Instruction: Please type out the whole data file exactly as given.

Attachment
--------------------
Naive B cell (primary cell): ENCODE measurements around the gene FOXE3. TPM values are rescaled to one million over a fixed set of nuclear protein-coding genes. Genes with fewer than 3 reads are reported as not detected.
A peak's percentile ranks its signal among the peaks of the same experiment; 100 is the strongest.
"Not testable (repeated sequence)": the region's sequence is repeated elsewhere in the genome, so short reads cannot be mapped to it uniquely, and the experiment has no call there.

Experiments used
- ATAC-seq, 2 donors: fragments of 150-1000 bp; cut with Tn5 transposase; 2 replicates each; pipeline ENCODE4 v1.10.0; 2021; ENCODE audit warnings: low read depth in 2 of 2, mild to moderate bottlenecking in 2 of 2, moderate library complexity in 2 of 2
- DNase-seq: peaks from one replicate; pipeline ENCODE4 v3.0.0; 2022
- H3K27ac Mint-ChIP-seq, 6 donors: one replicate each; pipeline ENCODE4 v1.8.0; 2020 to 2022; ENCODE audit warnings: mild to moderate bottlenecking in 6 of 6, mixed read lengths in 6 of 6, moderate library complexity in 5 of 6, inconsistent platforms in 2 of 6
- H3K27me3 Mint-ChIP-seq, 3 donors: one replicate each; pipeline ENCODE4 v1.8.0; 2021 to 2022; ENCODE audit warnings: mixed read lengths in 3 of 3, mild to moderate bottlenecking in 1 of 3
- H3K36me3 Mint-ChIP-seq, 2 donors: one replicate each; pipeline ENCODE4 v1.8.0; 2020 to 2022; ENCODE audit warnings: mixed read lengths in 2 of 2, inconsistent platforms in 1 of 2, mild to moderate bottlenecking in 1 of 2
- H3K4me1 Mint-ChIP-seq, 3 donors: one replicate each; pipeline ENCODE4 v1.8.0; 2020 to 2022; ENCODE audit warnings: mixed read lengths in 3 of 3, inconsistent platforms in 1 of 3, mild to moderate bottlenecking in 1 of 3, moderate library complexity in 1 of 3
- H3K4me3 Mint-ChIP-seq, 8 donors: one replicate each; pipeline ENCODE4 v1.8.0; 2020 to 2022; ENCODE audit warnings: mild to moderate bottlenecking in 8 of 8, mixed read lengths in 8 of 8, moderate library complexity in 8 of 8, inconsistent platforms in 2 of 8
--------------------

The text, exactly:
Naive B cell (primary cell): ENCODE measurements around the gene FOXE3. TPM values are rescaled to one million over a fixed set of nuclear protein-coding genes. Genes with fewer than 3 reads are reported as not detected.
A peak's percentile ranks its signal among the peaks of the same experiment; 100 is the strongest.
"Not testable (repeated sequence)": the region's sequence is repeated elsewhere in the genome, so short reads cannot be mapped to it uniquely, and the experiment has no call there.

Experiments used
- ATAC-seq, 2 donors: fragments of 150-1000 bp; cut with Tn5 transposase; 2 replicates each; pipeline ENCODE4 v1.10.0; 2021; ENCODE audit warnings: low read depth in 2 of 2, mild to moderate bottlenecking in 2 of 2, moderate library complexity in 2 of 2
- DNase-seq: peaks from one replicate; pipeline ENCODE4 v3.0.0; 2022
- H3K27ac Mint-ChIP-seq, 6 donors: one replicate each; pipeline ENCODE4 v1.8.0; 2020 to 2022; ENCODE audit warnings: mild to moderate bottlenecking in 6 of 6, mixed read lengths in 6 of 6, moderate library complexity in 5 of 6, inconsistent platforms in 2 of 6
- H3K27me3 Mint-ChIP-seq, 3 donors: one replicate each; pipeline ENCODE4 v1.8.0; 2021 to 2022; ENCODE audit warnings: mixed read lengths in 3 of 3, mild to moderate bottlenecking in 1 of 3
- H3K36me3 Mint-ChIP-seq, 2 donors: one replicate each; pipeline ENCODE4 v1.8.0; 2020 to 2022; ENCODE audit warnings: mixed read lengths in 2 of 2, inconsistent platforms in 1 of 2, mild to moderate bottlenecking in 1 of 2
- H3K4me1 Mint-ChIP-seq, 3 donors: one replicate each; pipeline ENCODE4 v1.8.0; 2020 to 2022; ENCODE audit warnings: mixed read lengths in 3 of 3, inconsistent platforms in 1 of 3, mild to moderate bottlenecking in 1 of 3, moderate library complexity in 1 of 3
- H3K4me3 Mint-ChIP-seq, 8 donors: one replicate each; pipeline ENCODE4 v1.8.0; 2020 to 2022; ENCODE audit warnings: mild to moderate bottlenecking in 8 of 8, mixed read lengths in 8 of 8, moderate library complexity in 8 of 8, inconsistent platforms in 2 of 8